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Congressman Burlison highlights the need for manufacturing during a tour in southwest Missouri

U.S. Congressman Eric Burlison talks with Ray McCarthy, president of Associated Industries of Missouri, on June 18, 2024.
U.S. Congressman Eric Burlison talks with Ray McCarthy, president of Associated Industries of Missouri, on June 18, 2024.

The tour included stops at several manufacturing companies and OTC.

Congressman Eric Burlison, who represents Missouri’s 7th District, toured manufacturing sites in southwest Missouri on Tuesday as well as the Center for Workforce Development at Ozarks Technical Community College.

One manufacturing facility Congressman Burlison visited was Enersys/NorthStar Battery Company in Springfield. He said leaders there made it clear that the business’s demand for energy is significant.

“They, in their words, they are probably one of City Utilities, you know, favorite clients. In other words, they buy a lot of electricity. And so we recognized on the national level we’re hitting a crunch, an energy crunch. And so that’s one thing that I can take away from this is that we need to do everything we can to try to increase the electricity generation in the United States.”

Burlison believes the U.S. needs to look beyond just wind and solar for clean energy production in order to meet the demands for manufacturing. And he said more energy will be needed to bring manufacturers back to the United States from other countries like China.

“The only way to get there, I think, is through nuclear power,” he said. “Now, the market needs to kind of get there, but the good news is that we have, for the first time in several decades, produced in the United States our first two nuclear power plants.”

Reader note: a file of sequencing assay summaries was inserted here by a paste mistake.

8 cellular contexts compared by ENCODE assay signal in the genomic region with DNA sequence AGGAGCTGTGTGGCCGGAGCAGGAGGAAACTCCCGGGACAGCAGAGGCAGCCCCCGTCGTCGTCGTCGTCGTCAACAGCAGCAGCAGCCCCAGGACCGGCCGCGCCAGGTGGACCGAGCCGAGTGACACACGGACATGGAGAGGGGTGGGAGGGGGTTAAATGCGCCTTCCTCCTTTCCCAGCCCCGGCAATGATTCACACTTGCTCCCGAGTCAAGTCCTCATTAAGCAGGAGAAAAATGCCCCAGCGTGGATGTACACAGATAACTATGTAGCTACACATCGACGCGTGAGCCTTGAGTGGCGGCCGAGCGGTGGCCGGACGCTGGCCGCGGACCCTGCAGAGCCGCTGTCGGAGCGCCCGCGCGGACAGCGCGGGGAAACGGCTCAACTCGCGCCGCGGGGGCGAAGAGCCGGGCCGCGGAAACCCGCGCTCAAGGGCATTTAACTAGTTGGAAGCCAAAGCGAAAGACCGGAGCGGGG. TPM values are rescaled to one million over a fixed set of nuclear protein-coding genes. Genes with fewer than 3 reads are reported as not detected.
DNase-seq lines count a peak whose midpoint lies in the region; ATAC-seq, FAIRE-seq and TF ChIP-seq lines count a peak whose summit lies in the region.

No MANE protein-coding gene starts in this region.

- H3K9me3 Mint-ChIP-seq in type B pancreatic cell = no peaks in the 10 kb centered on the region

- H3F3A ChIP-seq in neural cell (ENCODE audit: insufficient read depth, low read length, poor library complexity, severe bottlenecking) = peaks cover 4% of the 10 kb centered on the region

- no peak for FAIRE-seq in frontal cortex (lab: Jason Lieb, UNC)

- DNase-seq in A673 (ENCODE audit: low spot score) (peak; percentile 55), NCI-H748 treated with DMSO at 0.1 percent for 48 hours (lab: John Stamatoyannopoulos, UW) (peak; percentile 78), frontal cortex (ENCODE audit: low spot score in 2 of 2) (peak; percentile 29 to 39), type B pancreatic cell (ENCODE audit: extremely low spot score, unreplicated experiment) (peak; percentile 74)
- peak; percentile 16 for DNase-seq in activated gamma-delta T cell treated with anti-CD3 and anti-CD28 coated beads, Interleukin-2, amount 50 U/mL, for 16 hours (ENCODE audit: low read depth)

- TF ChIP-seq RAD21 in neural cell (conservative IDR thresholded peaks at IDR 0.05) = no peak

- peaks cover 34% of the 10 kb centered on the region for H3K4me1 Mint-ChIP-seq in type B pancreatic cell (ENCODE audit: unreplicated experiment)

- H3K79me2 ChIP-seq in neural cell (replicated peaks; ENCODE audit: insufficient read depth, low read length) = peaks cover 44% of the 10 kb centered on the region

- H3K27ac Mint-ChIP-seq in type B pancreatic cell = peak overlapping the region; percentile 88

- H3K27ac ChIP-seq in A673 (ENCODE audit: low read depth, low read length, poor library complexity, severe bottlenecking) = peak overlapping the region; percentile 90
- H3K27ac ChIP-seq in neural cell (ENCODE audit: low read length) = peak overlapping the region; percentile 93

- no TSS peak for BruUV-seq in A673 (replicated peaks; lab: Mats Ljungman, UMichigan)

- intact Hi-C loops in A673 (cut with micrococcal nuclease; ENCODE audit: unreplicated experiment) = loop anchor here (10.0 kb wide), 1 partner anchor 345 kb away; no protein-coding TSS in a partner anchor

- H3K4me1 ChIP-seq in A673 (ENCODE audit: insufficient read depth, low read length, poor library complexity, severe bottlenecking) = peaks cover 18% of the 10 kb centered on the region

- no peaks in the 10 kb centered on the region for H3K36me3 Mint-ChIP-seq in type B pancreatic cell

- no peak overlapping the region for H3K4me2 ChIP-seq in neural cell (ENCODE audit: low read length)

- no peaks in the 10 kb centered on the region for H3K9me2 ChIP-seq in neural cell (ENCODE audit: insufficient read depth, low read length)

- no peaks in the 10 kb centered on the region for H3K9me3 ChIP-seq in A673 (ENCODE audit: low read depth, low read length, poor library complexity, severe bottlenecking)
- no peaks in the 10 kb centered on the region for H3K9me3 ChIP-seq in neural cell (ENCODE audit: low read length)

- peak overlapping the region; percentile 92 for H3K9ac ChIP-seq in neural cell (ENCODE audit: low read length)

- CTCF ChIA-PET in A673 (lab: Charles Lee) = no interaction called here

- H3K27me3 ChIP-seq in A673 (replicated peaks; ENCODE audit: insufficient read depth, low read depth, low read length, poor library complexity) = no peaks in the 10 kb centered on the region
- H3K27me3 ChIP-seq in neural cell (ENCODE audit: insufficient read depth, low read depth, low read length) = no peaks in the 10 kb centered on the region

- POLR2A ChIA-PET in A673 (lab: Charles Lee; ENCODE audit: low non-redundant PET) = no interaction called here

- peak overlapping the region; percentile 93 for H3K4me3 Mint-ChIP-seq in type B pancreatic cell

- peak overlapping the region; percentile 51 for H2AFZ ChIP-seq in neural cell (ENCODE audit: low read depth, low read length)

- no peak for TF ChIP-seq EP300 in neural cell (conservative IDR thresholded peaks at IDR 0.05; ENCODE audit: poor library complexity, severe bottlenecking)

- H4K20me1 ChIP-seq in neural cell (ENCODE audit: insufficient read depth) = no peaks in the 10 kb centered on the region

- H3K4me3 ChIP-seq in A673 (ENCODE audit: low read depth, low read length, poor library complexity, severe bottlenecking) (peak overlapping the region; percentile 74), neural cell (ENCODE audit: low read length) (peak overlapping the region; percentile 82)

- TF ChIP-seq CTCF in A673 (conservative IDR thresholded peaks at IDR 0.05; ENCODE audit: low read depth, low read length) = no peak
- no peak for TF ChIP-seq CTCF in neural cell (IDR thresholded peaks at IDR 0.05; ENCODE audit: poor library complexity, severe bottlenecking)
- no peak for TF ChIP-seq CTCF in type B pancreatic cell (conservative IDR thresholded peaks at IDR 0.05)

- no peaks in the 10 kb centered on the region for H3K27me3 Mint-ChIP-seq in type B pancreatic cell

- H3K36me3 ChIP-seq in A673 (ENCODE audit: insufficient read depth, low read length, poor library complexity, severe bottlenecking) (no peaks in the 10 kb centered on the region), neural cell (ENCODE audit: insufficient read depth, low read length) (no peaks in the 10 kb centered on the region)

Ray McCarthy, president of Associated Industries of Missouri and a tour participant, thinks nuclear power is the best option for the future as well. He said he's excited about the prospect of small modular reactors, a technology that hasn't been fully developed yet, becoming a reality in the future.

"You can take nuclear rods from some of the major nuclear plants, as I understand it, and they're thinking that those have enough radiation in them to run some of these smaller modular technologies," he said. "That's wonderful. We're all in on that technology."

One thing Burlison said the tour made him realize is that more people need to know that there are options after high school beyond a college degree. He pointed out that many companies will hire kids out of high school and train them on the job.

McCarthy said educational facilities like the one at OTC help kids learn skills that can lead to good careers.

“If we can get parents to understand that the jobs in manufacturing are not in dingy, unsafe environments, they’re some of the safest places you can be,” he said. “They’re clean, and employers really want to take care of employees. That may not have been the case 100 years ago, but it certainly is today.”

He said he hopes the tour raises awareness of the importance of manufacturing to the local economy as well as the State of Missouri and the United States.

Burlison hopes to make the manufacturing tour an annual event.

Michele Skalicky has worked at KSMU since the station occupied the old white house at National and Grand. She enjoys working on both the announcing side and in news and has been the recipient of statewide and national awards for news reporting. She likes to tell stories that make a difference. Michele enjoys outdoor activities, including hiking, camping and leisurely kayaking.